Avoiding reputational risk drives pension funds to adopt environmental, social and corporate governance (ESG) “principles” more so than it does other types of institutional investors, a survey suggests.
More than one-third (35%) of pension fund respondents to the survey – carried out by State Street Global Advisors (SSGA) earlier this year – included reputational risk as a top three factor driving ESG investing at their institution, compared with 21% of endowment and foundation respondents, and 6% of sovereign wealth funds.
“Reputational risk is of greater concern for pension funds, particularly public pension funds, because any public criticism of their portfolio allocation decisions often leads to additional scrutiny by their beneficiaries,” Rakhi Kumar, head of ESG investment strategy at SSGA, told IPE. “This could result in increased regulation or interference in the investment decision making process.”
Meeting or anticipating regulation was the most significant driver of pension funds’ adoption of ESG principles, however, the survey showed, followed by mitigating ESG risks, and fiduciary duty.
Across all types of institutions, in Europe, regulatory shifts were the clear top “push factor” (52%), said SSGA, followed by a desire to mitigate ESG and reputational risks (45% and 39%, respectively). In North America, regulation was the third most significant driver.
This is arguably no surprise given developments such as the European Commission’s sustainable finance action plan in Europe, while the US, according to the Principles for Responsible Investment (PRI), is an exception to the growth in sustainable finance policy measures since 2000.
Across all regions, outperformance emerged as a less significant ESG adoption driver than risk mitigation.
Almost half of the surveyed investors (48%) felt their ESG/responsible investing strategy had a positive impact on the “ESG behaviour” of their investee companies or reduced ESG risks to their portfolio (47%).
For respondents who noted fiduciary duty as their primary consideration, the next and highest ranked drivers – both at 40% – were requirements for ethical and social responsibility on behalf of their clients and a desire to mitigate ESG-related risks.
Hurdles: data, resource constraints
The survey, which was of senior executives directly involved in or influencing asset allocation decisions, also sought to delve into factors holding back ESG adoption.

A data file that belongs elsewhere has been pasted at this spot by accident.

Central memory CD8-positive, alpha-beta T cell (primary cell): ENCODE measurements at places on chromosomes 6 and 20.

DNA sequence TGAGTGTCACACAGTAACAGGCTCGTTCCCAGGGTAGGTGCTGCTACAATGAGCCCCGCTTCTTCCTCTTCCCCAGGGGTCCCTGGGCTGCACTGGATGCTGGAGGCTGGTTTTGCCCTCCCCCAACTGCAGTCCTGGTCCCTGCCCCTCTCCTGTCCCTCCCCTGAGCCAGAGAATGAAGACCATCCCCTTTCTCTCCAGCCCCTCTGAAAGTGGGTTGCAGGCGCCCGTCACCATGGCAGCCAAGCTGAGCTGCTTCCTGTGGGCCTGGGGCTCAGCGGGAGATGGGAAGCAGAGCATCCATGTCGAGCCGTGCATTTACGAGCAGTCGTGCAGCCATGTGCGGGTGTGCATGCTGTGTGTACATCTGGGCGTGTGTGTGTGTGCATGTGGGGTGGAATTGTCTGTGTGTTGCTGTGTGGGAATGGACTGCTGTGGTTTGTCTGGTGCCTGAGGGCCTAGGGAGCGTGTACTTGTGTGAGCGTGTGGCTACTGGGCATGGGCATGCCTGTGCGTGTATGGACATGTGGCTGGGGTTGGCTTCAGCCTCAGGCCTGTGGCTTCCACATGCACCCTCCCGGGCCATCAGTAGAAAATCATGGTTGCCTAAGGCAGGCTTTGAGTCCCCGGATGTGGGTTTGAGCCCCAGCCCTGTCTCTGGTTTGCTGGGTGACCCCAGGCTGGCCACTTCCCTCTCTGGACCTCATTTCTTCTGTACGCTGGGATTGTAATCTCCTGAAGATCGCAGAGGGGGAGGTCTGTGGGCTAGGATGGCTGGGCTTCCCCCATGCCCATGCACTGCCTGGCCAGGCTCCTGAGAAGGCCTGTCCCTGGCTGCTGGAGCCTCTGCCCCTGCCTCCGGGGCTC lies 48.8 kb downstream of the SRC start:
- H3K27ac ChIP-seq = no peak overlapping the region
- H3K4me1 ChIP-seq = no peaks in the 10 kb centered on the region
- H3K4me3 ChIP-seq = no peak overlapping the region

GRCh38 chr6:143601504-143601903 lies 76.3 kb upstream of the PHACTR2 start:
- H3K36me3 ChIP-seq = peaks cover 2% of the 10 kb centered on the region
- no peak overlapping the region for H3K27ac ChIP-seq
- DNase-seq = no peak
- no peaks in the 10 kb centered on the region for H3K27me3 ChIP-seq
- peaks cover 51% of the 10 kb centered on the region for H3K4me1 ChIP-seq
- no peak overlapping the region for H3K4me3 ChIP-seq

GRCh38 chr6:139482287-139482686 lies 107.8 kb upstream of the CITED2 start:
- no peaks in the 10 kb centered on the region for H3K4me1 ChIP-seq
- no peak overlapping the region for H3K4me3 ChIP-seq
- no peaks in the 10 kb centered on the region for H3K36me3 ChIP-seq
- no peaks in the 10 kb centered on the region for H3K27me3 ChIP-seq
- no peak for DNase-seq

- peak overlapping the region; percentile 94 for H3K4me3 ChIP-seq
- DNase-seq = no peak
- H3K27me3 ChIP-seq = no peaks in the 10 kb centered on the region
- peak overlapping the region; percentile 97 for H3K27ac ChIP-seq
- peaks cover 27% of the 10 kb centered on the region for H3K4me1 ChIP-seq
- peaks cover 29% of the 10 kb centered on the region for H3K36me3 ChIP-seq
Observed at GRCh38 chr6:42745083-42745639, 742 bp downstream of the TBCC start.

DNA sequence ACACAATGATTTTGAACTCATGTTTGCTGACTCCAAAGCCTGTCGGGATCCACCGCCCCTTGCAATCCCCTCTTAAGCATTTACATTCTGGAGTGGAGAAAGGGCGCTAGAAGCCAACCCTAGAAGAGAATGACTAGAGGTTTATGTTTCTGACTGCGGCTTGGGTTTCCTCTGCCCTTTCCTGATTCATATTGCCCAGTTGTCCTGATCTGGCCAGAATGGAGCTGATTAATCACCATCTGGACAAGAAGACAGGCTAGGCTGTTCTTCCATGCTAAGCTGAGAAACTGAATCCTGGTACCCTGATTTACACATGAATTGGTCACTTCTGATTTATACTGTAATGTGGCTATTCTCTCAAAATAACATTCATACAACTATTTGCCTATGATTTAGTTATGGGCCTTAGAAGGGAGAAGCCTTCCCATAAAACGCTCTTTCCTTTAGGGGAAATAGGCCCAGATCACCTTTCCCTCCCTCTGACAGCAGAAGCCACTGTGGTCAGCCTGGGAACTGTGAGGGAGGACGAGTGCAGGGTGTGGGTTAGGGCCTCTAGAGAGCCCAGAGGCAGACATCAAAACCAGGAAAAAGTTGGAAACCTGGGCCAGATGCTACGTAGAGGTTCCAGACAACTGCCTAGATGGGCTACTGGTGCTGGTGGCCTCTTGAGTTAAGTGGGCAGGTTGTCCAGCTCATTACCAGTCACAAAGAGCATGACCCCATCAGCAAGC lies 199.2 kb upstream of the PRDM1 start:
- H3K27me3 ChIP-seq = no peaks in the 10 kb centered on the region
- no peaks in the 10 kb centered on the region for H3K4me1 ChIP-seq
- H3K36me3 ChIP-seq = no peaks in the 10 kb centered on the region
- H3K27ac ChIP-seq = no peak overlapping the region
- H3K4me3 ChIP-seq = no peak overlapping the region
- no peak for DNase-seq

The chief deterrent selected by respondents across all investor types was unreliability and inconsistency of ESG data, although internal resource constraints/cost implications were a close second (44% and 43%, respectively).
Pension funds were most concerned with a lack of reliable or consistent ESG research/data, according to the survey, while sovereign wealth funds and endowments and foundations cited internal resource constraints and cost implications as the top factor hindering increased uptake of ESG.
A lack of expertise to integrate ESG factors appears to be problematic for pension funds in particular, with 45% citing this as a top three barrier compared with 21% of endowments and foundations, and 38% of sovereign wealth funds.
SSGA surveyed senior executives with asset allocation responsibilities at more than 300 institutions, comprising private and public pension funds (78%), endowments (6%), foundations (11%) and sovereign wealth funds (5%).
A spokesman for SSGA said that where the firm referred to ESG or responsible investing in the survey, it was describing “a deliberate investment approach that aims to incorporate environmental, social and governance (ESG) factors into investment decisions”. By a policy on ESG or responsible investment the company meant a formal code or set of guidelines adopted by a respondent’s institution that sets out its approach to responsible investing, including the objectives and scope of its responsible investment strategy.
The SSGA survey report can be found here.
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